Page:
Short Movie Time: Carpe Diem (2019) review


It’s again time for another Short Movie Time. This time we review a short movie who already gathered some awards at last year’s Yamagata International Movie Festival: Carpe Diem by the Ohara brothers (Ken and Go Ohara).


Yuko (Akari Kakimoto), a high school girl, is sick of her life. Besides harming herself with a Swiss knife, she keeps thinking of wanting to die. One day, on the platform of a local train station, she encounters Aya (Aya Marsh). Aya’s demeanor fascinates Yuko and, without giving it much thought, she decides to follow her.

Eventually she ends up in Shibuya and is led by Aya into the hand of a shady gangster-like man called Watanabe (Hiroho Kanemori). Watanabe, who mistakenly takes Yuko for high school student who prostitutes herself, takes her to a hotel. Not wanting to have sex with him, she decides to escape.


The main aspect that Carpe Diem (‘seize the day’) as a narrative exploits is the fact that an encounter can impact one’s subjectivity and can change one’s direction in life. It is the very encounter with Aya that makes Yuko act in a way she has not done before. Before this encounter, Yuko was but a troubled youth absentmindedly wandering in her own labyrinth of depression. The encounter makes her perform an act, an act of following. While it may not be clear, her act constitutes, without her realizing it, a radical break with the lack of direction that marked the aggression towards herself. Even if Yuko’s act is only caused by a mere superficial attraction towards Aya, her act has orientation, an orientation that will radically change her former position.

It is, as a matter of fact, this act of following that sets in motion her other decisive act: her escape. This escape coupled with the theft of Watanabe’s bag, a bag holding the precious Swiss knife Watanabe confiscated from her, forces her upon a violent journey that will confront her with life and death. It’s this confrontation with violence, or better, her resistance to be subjected to violence as well as her resort to violence that will force her to reassess her own position of desiring death. The narrative, in essence, depicts the subtle shift from violence directed to oneself towards violence directed to the other. While the framing of this subjective shift is already enjoyable, Carpe Diem’s surprising narrative conclusion turns this short movie into a truly impressive short-movie (Narra-note 1).


The cinematography of Carpe Diem is a fluid flowing concatenation of shots that does not fail to underline – whenever needed – the emotions of the characters in question. The fluidity of the cinematographical composition is especially sensible in the way movement has been applied. While fixed shots/semi-fixed shots are used to emphasize emotions of certain characters, we contend that the evocation of emotion in Carpe Diem is primarily function of the interplay between thoughtful cinematographical movement, fitting music, and some fine acting (Cine-note 1).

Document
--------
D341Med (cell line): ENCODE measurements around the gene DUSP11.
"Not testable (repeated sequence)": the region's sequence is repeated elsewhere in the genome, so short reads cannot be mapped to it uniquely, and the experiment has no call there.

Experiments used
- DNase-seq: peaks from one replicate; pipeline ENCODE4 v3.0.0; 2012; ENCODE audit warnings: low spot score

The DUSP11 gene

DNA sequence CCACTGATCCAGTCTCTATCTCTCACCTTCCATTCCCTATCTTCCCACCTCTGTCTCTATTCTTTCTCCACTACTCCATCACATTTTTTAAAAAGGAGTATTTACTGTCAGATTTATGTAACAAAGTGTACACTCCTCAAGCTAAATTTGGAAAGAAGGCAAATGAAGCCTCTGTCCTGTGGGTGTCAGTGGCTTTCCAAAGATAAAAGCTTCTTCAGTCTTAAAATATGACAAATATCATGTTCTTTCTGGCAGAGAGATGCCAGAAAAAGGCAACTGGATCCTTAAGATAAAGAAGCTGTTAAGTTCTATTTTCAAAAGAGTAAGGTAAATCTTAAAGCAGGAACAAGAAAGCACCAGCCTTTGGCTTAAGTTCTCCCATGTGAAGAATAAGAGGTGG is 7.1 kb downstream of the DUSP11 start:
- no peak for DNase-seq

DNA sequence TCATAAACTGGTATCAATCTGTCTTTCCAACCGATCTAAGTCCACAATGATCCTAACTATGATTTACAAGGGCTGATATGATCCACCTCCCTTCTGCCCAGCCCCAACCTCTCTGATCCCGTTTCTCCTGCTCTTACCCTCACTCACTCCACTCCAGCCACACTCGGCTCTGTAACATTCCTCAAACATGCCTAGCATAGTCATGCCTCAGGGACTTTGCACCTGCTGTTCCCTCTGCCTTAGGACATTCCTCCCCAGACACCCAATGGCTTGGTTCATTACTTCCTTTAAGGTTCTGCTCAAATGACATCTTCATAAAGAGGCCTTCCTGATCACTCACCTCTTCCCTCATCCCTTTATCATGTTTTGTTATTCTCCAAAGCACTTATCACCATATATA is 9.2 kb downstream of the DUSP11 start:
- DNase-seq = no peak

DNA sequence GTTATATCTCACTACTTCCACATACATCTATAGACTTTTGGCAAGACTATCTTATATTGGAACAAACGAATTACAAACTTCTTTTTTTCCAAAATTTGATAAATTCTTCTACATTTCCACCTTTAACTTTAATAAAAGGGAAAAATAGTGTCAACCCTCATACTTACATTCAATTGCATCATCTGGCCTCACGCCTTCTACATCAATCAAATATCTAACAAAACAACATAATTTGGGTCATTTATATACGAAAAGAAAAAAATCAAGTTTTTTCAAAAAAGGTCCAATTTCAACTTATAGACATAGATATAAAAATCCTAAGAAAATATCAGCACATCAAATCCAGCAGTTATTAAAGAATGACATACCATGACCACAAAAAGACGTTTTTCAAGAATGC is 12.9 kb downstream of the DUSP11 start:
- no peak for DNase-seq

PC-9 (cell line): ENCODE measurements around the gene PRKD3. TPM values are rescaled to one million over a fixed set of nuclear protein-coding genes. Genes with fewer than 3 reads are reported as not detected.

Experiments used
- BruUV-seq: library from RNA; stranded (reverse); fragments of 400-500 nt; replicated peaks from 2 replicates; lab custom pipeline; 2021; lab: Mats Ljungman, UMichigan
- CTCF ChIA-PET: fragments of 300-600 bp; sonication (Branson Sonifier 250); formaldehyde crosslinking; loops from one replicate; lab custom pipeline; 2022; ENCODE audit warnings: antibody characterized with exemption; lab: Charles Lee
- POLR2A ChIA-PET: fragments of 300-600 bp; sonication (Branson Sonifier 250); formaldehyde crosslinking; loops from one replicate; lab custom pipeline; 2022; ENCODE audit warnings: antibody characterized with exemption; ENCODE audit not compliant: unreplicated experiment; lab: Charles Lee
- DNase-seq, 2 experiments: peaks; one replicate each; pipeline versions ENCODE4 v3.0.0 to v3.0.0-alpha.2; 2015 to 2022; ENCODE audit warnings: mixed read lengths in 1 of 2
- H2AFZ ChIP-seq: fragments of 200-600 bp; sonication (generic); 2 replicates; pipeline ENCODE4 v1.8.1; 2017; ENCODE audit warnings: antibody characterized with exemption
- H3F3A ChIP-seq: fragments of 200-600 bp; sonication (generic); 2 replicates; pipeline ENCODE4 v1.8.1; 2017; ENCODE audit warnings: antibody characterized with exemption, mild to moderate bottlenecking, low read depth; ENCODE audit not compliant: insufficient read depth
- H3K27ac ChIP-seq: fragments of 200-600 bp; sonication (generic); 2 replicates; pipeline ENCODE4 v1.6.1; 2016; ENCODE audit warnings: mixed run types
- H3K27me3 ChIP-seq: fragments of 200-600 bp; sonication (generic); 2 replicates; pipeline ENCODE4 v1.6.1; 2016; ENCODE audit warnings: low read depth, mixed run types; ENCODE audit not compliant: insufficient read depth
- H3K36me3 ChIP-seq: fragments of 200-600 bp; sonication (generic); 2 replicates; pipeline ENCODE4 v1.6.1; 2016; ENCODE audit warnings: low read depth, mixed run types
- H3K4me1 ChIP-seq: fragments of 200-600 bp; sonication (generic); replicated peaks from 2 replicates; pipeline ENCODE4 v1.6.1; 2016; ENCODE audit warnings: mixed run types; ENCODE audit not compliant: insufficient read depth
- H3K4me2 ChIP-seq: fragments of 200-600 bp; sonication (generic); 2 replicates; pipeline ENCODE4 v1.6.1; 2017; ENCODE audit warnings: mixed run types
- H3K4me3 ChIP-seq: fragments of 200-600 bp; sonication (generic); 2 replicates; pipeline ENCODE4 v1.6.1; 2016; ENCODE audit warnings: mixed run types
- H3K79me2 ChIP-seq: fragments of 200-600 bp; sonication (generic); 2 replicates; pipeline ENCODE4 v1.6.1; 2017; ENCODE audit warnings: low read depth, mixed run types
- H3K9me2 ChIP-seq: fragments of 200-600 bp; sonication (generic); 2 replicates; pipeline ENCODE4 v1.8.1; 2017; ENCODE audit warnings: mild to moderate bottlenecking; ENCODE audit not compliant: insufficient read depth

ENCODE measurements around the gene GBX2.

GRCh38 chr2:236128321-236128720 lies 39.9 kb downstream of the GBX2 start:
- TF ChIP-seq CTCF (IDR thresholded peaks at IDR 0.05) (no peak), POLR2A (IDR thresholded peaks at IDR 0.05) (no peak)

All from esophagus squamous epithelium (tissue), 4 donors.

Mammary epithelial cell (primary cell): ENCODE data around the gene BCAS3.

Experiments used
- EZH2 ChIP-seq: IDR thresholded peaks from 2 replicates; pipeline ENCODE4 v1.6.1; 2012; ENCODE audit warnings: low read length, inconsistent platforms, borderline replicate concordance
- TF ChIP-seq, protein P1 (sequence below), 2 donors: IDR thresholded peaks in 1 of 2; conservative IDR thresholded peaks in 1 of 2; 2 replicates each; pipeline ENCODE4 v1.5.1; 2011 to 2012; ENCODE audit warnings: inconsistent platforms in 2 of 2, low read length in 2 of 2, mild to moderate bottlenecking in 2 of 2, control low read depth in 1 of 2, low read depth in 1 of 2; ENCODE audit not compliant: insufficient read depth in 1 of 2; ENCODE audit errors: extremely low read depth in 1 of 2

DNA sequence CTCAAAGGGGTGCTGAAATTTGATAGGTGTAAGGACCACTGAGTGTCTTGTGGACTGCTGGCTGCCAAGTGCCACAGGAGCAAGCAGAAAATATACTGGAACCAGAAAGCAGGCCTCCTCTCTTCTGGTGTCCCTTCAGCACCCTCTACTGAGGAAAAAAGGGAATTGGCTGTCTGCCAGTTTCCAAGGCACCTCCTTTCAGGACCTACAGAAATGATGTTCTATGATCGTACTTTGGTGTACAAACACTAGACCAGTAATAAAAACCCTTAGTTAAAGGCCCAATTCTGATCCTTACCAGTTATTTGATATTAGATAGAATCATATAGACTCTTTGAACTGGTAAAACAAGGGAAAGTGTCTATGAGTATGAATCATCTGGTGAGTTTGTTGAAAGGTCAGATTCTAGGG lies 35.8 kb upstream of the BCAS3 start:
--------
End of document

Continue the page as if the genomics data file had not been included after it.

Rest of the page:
This interplay is also the reason why Carpe Diem boasts some moments of cinematographical poetry. While such visual poetry is always function of the association of signifiers evoked by a certain composition, the Ohara bros show how cinematographical movement – and to a lesser degree accompanying music – empowers this association of signifiers. One example of such poetry concerns the sequence on the train-bridge. In this sequence the Ohara bros, with their fine sense of composition, are able to give the association between Yuko’s ‘I wanna die’ and the train riding away from her a touching and evocative power.


The interplay between movement, music and acting is also what makes the latter half of the narrative – i.e. Yuko’s escape – exciting. Even though the latter part of the narrative is not marked by any real tension, the cinematographical interplay keeps the spectator, who wants to know the conclusion of Yuko’s violent adventure, engaged at all times.

Tetsuro Imai, the director of photography, has made sure that the framing of the narrative feels natural but aesthetically pleasing. The visually pleasing naturalness is caused by the subtlety of Tetsuro Imai‘s approach to colour and lightning. While this subtle approach is sensible in every shot, it is most evident in the hotel-sequence.


Carpe Diem is a truly pleasant short-narrative by Go Ohara and Ken Ohara. By using the element of life-changing encounters, the Ohara brothers succeeded in crafting an engaging narrative about how violence directed to oneself can evolve into a violence towards others. If Carpe Diem can be taken as an indication of the directorial future of the Ohara brothers, then their future is bright.


Narra-note 1: The narrative does generate various questions that it leaves unanswered.

Cine-note 1: Following shots, due to their nature, are also used to underline certain acts, like Yuko’s sudden decision to follow Aya and how Yuko follows Aya on the journey to Shibuya.


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